Students win awards at PhysCon 2016
Cleveland State University physics students attended the 2016 Quadrennial Physics Congress, where three of ten received awards for their contributions to the event better known as PhysCon.
The Cleveland State University members of Society of Physics Students (SPS) traveled to San Francisco, Calif. to attend the convention.
The event varies with each occurrence, especially in theme. The latest theme was Unifying Fields: Science Driving Innovation, with a focus on how physics is applied in engineering, biology and nearly all fields of science.
At PhysCon, Cleveland State students took advantage of nearly every event offered.
Students were able to tour the SLAC National Accelerator Laboratory. This laboratory at Stanford University is home to the world’s longest particle accelerator, and has been fundamental in advancements in physics. According to the laboratory, six Nobel prizes have been awarded as a direct result of work done at SLAC.
Aside from touring the facility, PhysCon also featured a number of speakers who focused on the topic of Unifying Fields. The speakers included S. James Gates, the science adviser to President Barrack Obama, Jacelyn Burnell, Ph. D., the scientist who discovered pulsars, and Persis Drell, Ph. D., the current dean of engineering at Stanford.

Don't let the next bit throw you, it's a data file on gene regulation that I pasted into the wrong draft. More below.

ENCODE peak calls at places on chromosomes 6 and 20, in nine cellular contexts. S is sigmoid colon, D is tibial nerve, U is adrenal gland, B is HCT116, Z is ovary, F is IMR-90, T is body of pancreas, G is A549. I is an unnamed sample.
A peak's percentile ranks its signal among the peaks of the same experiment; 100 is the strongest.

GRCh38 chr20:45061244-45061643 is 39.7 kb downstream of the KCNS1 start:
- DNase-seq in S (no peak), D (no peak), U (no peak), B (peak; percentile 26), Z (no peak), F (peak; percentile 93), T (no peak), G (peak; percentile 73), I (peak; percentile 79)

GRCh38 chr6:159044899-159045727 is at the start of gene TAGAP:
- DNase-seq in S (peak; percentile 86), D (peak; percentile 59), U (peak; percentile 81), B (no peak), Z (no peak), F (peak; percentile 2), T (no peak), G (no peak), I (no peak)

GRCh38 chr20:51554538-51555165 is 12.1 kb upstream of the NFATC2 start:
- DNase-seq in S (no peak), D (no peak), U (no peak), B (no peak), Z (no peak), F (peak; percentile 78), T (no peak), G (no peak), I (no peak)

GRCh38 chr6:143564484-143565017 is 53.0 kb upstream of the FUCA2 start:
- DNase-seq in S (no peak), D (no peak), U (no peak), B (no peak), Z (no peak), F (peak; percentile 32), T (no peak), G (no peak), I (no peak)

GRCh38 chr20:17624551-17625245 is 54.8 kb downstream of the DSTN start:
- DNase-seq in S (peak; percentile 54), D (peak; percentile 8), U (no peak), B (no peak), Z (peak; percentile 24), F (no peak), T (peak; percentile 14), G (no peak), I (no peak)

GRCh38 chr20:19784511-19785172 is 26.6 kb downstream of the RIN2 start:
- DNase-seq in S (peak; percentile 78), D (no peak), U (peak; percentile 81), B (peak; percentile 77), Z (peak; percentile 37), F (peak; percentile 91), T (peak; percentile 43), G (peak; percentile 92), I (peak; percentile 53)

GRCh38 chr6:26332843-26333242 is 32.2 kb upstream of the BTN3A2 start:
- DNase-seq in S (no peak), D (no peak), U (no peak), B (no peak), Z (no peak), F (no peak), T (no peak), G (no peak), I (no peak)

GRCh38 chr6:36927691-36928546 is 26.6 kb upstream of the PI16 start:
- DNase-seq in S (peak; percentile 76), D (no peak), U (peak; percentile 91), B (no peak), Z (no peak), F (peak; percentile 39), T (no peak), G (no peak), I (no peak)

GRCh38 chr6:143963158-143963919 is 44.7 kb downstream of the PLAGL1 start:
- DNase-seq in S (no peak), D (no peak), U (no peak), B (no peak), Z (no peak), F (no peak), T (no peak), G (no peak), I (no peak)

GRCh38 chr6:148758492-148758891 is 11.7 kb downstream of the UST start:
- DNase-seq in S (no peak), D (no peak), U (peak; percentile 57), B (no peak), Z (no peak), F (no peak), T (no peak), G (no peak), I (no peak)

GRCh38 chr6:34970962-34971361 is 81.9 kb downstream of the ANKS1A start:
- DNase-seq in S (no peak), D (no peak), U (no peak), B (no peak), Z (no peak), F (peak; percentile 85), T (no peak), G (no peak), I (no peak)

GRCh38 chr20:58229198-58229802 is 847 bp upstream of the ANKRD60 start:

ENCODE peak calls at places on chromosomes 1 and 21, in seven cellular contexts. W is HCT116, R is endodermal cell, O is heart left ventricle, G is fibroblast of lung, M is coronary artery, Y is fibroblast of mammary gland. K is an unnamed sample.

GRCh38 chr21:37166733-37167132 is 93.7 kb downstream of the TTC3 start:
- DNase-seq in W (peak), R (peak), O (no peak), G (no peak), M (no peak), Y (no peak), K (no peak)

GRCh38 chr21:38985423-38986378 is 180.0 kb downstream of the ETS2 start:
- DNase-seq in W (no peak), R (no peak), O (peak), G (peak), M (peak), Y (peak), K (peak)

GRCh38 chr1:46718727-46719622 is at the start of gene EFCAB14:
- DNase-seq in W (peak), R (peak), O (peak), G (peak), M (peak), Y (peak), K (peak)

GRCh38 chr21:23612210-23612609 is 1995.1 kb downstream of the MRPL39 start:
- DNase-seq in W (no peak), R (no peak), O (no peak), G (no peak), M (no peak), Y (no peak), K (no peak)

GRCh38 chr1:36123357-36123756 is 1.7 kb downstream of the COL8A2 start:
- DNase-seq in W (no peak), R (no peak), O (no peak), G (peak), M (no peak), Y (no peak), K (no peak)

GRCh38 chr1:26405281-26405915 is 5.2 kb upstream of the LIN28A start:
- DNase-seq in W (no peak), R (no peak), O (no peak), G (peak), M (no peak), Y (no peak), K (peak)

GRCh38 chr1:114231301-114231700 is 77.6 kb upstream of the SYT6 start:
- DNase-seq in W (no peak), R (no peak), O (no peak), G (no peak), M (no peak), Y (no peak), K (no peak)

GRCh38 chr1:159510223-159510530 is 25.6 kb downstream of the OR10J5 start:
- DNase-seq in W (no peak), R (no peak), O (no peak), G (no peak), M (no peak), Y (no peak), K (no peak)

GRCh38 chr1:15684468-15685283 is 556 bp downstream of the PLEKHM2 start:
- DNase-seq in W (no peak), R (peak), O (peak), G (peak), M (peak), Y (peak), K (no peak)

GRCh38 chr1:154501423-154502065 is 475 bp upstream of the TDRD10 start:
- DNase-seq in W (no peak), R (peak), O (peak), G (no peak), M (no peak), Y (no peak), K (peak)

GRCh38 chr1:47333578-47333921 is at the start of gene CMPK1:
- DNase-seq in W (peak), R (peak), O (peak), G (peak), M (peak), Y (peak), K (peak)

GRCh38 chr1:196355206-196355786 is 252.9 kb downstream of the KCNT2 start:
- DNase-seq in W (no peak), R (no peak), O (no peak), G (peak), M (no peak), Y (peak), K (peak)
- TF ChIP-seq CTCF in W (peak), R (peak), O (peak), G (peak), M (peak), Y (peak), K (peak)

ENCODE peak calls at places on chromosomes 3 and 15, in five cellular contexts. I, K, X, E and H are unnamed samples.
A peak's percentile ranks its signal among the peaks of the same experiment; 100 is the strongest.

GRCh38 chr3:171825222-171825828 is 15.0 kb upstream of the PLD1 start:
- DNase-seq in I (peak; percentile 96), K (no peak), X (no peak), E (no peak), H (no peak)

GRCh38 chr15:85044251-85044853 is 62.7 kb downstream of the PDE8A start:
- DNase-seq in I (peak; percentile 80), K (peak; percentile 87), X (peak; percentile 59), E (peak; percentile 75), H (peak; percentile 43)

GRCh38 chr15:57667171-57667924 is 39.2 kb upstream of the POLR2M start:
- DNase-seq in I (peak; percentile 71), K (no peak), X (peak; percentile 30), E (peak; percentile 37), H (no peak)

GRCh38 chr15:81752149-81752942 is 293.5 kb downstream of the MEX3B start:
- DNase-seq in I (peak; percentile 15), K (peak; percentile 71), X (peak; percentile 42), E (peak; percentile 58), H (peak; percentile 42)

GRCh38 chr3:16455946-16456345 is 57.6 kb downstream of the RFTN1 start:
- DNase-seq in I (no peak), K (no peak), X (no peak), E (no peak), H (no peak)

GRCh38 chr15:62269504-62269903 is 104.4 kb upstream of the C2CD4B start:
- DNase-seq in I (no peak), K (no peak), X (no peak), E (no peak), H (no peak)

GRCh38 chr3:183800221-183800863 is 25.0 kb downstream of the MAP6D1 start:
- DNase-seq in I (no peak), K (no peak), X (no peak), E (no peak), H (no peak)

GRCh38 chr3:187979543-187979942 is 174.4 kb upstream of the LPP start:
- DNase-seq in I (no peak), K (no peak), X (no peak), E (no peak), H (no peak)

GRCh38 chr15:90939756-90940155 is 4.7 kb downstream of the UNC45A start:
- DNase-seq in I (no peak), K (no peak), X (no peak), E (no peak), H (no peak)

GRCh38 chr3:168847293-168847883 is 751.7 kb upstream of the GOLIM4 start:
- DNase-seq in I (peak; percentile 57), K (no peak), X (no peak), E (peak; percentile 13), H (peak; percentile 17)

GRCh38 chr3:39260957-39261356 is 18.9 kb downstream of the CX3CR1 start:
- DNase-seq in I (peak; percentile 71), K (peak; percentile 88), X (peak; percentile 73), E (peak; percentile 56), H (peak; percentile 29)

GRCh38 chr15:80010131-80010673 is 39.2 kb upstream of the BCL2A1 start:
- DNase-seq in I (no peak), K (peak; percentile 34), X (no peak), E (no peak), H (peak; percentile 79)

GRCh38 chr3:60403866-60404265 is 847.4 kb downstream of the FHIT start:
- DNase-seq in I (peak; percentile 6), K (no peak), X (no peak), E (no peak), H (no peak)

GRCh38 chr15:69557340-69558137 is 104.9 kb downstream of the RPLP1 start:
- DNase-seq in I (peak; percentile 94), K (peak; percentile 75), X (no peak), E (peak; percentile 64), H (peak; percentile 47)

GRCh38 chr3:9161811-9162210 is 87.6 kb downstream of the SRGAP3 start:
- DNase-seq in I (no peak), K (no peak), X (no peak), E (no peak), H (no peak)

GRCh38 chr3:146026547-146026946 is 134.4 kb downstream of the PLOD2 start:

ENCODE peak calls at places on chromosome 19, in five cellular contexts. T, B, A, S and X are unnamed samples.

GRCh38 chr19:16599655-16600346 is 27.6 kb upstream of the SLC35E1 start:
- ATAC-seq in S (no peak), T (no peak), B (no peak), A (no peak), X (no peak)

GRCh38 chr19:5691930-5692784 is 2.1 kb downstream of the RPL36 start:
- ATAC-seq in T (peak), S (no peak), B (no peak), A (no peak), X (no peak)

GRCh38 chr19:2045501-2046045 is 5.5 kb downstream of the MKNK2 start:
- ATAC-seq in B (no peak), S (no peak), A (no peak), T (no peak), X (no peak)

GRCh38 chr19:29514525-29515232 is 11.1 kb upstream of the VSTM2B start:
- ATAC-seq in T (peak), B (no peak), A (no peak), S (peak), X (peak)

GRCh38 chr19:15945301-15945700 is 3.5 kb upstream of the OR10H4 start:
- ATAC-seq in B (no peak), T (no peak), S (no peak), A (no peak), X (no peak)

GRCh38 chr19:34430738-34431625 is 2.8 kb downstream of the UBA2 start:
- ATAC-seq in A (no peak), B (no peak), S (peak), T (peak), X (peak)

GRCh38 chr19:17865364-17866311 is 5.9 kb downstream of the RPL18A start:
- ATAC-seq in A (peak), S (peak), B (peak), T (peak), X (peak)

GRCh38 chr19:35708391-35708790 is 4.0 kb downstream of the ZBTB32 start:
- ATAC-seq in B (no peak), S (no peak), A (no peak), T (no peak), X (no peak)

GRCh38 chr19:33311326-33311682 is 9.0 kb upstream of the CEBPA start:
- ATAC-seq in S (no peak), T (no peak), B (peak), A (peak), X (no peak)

The speakers had unique qualifications, and used their backgrounds to explain relationships among fields of physics.
Kiril Streletzky, the adviser to SPS, appreciated that such important speakers talked to students personally.
“They were asking students what classes are you taking, do you want to focus on anything else… [It was] definitely inspiring to them, and that all of these people really spent time with students, didn’t appear condescending and were very helpful,” Streletzky said.
The final part of PhysCon featured displays of original student research, which included Cleveland State. At the conference, which 1,200 students attended, about 400 of them presented their research.
Many came from the “heavyweights of research,” as Streletzky referred to them, including Ohio State University, Massachusetts Institute of Technology, and Stanford.
Cleveland State students Daniel Terrona and Ilona Tsuper, both physics and chemistry double majors, took home prizes for their work.
Along with these prizes for presenting, Samantha Tietjen, a physics major with a math minor, also received an award for her article reflecting on PhysCon which will be published in the magazine of Sigma Pi Sigma, the honors society for physics majors.
Although the trip will not occur again for four years, Streletzky encourages students to meet with the Society for Physics Students every Thursday at noon, in SR 151.
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